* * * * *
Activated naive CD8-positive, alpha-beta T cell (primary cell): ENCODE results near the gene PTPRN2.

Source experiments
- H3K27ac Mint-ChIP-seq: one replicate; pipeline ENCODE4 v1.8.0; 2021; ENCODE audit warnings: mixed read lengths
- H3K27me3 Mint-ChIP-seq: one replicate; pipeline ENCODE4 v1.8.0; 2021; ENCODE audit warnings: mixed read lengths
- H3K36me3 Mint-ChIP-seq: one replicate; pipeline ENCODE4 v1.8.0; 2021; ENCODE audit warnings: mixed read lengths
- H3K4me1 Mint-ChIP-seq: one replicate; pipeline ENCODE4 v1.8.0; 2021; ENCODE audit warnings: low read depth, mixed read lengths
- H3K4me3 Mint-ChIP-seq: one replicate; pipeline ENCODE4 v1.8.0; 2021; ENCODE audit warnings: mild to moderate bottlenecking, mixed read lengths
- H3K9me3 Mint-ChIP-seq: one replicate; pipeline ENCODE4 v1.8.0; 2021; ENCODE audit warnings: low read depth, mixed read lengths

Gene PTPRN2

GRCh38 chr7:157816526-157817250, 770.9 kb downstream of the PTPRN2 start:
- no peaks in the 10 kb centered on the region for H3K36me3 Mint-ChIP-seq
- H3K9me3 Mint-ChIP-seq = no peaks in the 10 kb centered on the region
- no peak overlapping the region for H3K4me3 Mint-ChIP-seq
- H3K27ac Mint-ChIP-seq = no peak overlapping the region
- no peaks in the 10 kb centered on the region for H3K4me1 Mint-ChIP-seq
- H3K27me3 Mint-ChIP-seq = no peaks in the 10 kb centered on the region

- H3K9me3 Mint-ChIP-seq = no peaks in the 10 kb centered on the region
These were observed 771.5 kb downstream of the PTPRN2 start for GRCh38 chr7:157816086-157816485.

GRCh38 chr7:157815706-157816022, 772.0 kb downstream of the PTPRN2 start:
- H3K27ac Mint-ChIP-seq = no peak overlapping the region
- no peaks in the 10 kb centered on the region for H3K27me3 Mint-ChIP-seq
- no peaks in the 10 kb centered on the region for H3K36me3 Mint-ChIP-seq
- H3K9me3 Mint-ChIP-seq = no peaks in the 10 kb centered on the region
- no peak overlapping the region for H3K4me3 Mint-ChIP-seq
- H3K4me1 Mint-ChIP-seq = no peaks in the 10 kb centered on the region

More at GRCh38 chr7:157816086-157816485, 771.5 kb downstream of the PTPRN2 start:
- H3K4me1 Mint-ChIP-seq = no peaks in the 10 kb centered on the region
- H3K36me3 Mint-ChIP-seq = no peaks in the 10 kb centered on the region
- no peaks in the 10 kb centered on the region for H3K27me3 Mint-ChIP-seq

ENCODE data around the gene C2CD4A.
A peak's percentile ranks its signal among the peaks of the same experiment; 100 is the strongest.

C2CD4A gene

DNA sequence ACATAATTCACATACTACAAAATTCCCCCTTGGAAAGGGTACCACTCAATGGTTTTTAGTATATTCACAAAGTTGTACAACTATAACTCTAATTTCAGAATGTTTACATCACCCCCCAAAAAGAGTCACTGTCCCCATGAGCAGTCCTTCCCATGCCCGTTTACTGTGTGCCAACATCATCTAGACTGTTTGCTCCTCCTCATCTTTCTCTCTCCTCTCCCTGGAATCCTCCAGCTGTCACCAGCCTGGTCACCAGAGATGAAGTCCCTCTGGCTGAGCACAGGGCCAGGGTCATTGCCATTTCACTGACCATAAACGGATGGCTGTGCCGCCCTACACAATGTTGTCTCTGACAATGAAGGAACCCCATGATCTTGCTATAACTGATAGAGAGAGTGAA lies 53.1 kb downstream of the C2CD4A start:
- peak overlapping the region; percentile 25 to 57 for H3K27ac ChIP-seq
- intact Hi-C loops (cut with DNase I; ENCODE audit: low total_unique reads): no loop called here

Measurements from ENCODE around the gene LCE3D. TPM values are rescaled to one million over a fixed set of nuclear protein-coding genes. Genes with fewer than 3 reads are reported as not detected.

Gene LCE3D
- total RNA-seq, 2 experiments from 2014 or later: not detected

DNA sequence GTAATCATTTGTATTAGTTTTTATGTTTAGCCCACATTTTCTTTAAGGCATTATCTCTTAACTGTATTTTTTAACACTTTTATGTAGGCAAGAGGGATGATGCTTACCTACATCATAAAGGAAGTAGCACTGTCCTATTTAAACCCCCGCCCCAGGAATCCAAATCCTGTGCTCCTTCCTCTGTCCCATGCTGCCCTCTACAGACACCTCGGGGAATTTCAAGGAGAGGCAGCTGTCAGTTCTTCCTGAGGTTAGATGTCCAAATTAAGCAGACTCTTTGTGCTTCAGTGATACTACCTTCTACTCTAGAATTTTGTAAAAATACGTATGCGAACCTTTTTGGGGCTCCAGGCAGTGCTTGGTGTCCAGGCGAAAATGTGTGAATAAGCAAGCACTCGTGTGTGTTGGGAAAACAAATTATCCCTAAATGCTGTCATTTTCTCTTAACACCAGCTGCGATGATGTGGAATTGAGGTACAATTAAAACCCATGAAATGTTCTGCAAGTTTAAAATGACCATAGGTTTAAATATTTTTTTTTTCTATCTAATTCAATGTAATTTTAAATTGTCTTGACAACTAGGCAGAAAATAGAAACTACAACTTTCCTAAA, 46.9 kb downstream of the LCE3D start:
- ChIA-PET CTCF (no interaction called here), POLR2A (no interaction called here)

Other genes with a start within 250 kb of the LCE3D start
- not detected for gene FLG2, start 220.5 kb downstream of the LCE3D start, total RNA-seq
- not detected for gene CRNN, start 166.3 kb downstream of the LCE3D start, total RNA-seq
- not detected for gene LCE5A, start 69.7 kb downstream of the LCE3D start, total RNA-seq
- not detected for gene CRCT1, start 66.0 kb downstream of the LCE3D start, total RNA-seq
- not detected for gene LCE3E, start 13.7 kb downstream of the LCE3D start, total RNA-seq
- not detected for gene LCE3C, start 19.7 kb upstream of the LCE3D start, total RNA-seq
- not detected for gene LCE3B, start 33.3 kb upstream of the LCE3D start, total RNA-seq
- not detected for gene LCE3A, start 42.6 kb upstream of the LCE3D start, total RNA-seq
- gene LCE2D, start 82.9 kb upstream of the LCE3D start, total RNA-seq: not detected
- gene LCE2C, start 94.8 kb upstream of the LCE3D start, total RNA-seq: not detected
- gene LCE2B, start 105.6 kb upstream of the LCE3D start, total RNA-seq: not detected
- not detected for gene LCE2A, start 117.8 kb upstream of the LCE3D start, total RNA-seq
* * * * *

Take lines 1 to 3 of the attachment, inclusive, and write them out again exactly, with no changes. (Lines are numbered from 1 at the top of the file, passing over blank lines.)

Activated naive CD8-positive, alpha-beta T cell (primary cell): ENCODE results near the gene PTPRN2.

Source experiments
- H3K27ac Mint-ChIP-seq: one replicate; pipeline ENCODE4 v1.8.0; 2021; ENCODE audit warnings: mixed read lengths